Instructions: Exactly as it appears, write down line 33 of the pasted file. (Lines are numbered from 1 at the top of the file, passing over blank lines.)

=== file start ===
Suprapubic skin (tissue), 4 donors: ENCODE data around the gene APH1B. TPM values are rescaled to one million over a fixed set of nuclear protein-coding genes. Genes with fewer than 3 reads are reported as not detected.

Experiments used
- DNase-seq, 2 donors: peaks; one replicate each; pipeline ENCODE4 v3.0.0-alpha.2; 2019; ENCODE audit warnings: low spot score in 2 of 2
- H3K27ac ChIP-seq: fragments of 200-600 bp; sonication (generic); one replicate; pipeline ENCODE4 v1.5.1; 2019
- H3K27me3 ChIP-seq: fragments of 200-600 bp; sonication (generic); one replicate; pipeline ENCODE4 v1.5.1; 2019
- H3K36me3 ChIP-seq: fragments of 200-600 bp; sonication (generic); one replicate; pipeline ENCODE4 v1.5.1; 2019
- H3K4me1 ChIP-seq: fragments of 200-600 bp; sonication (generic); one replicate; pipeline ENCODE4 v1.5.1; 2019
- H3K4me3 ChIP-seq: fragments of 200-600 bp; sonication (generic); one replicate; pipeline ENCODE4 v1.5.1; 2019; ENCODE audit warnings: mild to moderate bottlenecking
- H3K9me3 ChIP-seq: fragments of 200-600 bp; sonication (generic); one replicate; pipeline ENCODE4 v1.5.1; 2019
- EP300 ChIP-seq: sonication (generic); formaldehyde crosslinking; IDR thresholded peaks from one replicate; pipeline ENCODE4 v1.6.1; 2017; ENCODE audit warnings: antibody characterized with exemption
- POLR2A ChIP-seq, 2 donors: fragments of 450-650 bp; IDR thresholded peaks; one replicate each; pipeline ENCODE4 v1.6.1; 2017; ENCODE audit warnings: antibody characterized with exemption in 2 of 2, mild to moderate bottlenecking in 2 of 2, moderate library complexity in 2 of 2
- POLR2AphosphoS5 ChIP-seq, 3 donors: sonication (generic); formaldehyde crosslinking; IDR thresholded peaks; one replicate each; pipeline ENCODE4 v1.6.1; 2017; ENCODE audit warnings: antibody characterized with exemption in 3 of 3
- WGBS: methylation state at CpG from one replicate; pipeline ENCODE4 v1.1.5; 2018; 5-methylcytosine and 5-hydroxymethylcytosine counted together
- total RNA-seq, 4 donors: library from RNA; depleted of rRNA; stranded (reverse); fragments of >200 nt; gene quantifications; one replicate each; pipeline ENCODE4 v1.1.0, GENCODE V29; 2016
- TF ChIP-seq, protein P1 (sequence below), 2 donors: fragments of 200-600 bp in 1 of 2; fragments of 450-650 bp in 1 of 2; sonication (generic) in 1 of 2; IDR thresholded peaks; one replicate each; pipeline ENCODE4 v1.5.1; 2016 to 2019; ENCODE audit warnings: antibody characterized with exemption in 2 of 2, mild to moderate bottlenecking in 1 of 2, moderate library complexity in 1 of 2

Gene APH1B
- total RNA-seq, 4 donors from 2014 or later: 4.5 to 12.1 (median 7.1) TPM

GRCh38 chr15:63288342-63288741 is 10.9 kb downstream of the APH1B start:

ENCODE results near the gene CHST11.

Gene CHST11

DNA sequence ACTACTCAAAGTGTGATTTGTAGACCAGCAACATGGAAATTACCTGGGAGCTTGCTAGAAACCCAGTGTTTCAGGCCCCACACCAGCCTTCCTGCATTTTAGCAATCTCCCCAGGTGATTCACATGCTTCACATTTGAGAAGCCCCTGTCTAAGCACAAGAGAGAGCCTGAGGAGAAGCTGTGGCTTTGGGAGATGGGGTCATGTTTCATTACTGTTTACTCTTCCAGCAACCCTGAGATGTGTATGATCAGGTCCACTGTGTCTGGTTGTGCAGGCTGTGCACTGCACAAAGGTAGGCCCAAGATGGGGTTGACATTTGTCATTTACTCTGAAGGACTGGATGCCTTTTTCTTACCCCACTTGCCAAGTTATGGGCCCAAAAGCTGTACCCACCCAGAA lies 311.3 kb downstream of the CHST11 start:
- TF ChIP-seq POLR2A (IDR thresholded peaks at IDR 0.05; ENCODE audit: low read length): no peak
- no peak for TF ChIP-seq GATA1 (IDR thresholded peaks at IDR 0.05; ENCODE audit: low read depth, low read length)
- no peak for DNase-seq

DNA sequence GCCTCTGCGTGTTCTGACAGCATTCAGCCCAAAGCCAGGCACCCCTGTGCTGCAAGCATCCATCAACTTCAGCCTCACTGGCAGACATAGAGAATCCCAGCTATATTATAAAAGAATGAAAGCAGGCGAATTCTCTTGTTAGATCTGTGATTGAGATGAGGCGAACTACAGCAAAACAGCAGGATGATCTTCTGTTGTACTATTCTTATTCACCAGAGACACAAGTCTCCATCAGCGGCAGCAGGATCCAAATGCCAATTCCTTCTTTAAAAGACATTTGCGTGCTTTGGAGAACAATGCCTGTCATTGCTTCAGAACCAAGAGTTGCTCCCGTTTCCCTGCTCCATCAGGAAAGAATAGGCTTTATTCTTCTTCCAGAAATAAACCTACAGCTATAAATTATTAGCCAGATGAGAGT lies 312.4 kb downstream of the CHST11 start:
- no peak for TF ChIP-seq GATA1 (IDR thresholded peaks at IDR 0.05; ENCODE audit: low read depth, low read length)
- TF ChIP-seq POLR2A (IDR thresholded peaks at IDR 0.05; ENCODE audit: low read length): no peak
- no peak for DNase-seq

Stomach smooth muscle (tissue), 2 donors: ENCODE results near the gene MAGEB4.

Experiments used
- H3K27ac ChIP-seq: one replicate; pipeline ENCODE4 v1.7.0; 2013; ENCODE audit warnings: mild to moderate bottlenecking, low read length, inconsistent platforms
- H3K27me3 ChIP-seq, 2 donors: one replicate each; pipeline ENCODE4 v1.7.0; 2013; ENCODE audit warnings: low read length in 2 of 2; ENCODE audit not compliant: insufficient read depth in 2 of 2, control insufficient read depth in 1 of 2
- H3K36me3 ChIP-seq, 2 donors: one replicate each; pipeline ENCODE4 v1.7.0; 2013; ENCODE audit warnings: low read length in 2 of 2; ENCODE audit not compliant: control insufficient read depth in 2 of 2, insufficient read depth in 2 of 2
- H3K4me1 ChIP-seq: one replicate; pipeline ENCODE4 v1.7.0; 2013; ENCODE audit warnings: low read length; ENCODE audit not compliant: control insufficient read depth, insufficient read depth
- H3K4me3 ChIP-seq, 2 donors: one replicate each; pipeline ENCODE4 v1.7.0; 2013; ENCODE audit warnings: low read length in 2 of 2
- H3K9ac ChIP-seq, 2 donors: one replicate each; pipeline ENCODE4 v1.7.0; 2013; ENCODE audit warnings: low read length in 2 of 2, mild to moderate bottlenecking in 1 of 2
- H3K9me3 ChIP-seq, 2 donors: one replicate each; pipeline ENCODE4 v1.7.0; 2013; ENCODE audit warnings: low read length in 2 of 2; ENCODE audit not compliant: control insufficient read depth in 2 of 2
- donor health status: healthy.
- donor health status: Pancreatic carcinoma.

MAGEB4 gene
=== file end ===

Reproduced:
- H3K36me3 ChIP-seq, 2 donors: one replicate each; pipeline ENCODE4 v1.7.0; 2013; ENCODE audit warnings: low read length in 2 of 2; ENCODE audit not compliant: control insufficient read depth in 2 of 2, insufficient read depth in 2 of 2